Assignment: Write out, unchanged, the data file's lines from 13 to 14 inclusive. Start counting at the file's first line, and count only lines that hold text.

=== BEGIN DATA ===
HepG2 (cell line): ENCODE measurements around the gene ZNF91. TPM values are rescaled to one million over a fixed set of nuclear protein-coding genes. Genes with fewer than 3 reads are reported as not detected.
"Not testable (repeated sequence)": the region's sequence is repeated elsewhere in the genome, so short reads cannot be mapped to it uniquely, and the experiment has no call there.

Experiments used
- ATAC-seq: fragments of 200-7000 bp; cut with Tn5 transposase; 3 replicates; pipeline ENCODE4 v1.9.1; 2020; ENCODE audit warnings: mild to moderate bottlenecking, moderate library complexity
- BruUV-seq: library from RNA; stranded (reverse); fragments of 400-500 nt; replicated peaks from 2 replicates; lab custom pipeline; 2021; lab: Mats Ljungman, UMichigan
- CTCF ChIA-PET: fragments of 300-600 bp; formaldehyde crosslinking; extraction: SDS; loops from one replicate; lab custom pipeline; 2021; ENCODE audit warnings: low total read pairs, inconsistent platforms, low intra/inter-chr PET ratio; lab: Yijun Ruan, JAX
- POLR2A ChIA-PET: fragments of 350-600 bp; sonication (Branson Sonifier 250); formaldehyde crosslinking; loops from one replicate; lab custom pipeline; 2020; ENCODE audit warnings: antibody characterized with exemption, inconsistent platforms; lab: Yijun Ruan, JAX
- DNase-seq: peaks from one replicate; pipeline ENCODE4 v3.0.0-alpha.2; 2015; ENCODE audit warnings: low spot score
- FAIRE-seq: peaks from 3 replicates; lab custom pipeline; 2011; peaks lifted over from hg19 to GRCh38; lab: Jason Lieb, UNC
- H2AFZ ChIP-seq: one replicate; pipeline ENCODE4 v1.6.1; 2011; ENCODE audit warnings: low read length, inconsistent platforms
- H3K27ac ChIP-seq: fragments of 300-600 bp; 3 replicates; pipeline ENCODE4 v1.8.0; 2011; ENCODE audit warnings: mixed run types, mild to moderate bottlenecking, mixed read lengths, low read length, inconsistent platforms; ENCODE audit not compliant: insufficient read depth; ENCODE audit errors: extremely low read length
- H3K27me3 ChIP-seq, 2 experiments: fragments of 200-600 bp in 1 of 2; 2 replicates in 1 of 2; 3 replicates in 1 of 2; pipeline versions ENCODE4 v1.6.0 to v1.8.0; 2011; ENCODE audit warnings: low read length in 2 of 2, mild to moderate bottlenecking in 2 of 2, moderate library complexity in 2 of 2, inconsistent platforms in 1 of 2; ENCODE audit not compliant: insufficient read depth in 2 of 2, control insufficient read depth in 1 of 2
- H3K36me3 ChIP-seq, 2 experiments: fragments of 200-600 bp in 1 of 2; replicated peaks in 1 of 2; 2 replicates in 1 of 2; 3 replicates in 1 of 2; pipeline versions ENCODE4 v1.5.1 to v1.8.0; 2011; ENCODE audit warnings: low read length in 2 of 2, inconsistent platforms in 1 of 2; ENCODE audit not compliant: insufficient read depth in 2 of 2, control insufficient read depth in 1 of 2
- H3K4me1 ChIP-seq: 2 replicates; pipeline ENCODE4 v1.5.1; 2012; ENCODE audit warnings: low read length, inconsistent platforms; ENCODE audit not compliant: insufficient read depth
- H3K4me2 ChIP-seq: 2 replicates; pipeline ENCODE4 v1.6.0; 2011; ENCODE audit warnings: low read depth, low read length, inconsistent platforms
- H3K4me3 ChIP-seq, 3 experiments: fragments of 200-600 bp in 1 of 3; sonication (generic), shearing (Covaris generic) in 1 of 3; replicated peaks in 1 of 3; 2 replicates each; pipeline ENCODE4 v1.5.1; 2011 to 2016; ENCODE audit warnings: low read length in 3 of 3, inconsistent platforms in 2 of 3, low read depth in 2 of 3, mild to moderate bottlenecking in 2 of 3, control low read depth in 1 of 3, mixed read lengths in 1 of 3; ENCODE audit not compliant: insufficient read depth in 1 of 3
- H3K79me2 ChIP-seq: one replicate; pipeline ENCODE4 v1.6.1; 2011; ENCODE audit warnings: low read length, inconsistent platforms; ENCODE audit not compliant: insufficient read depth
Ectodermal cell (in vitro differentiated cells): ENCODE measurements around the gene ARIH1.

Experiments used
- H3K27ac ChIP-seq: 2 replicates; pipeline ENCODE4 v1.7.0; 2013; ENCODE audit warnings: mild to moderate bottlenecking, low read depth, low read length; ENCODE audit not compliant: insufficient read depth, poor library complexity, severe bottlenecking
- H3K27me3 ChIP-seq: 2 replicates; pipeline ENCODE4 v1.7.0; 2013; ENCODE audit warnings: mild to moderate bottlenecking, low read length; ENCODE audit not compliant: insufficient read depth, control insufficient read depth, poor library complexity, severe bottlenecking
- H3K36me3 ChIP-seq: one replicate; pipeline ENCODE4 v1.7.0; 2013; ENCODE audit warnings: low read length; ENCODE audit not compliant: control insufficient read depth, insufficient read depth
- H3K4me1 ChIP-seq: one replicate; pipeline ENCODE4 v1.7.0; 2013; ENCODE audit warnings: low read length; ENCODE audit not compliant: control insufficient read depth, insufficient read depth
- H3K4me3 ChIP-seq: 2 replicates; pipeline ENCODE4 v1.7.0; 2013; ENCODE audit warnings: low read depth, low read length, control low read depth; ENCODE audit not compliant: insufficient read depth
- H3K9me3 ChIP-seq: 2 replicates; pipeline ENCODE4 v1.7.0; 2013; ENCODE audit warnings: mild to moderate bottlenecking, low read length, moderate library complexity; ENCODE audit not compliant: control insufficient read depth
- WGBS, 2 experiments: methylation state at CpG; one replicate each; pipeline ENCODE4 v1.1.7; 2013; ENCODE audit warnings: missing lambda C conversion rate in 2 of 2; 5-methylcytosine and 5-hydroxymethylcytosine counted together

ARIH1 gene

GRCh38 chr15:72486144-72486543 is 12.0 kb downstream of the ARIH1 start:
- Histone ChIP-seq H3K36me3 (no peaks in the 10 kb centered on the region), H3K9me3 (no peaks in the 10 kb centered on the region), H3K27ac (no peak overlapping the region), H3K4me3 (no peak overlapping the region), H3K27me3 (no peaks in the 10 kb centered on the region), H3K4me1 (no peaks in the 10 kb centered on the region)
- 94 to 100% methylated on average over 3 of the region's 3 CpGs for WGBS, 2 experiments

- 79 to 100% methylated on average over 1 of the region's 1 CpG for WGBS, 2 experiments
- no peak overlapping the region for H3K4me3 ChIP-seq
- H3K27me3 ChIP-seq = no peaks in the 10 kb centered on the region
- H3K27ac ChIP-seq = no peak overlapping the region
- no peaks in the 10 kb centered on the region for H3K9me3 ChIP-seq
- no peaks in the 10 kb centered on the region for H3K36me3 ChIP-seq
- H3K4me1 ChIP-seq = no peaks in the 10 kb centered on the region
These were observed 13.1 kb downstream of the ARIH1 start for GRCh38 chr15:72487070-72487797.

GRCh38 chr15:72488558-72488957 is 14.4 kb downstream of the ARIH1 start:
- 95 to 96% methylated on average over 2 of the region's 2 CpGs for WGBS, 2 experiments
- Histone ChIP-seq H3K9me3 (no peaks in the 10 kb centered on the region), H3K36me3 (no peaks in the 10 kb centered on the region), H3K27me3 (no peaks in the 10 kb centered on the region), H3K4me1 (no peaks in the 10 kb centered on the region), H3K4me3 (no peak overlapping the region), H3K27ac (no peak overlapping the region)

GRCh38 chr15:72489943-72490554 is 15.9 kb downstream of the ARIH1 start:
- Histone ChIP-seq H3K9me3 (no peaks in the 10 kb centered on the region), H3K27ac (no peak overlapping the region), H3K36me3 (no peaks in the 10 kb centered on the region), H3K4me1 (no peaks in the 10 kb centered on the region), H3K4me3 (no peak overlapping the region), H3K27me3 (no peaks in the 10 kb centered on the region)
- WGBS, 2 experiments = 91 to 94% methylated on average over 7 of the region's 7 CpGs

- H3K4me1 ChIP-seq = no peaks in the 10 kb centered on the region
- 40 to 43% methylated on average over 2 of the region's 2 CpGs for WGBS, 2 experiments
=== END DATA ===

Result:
- H3K36me3 ChIP-seq, 2 experiments: fragments of 200-600 bp in 1 of 2; replicated peaks in 1 of 2; 2 replicates in 1 of 2; 3 replicates in 1 of 2; pipeline versions ENCODE4 v1.5.1 to v1.8.0; 2011; ENCODE audit warnings: low read length in 2 of 2, inconsistent platforms in 1 of 2; ENCODE audit not compliant: insufficient read depth in 2 of 2, control insufficient read depth in 1 of 2
- H3K4me1 ChIP-seq: 2 replicates; pipeline ENCODE4 v1.5.1; 2012; ENCODE audit warnings: low read length, inconsistent platforms; ENCODE audit not compliant: insufficient read depth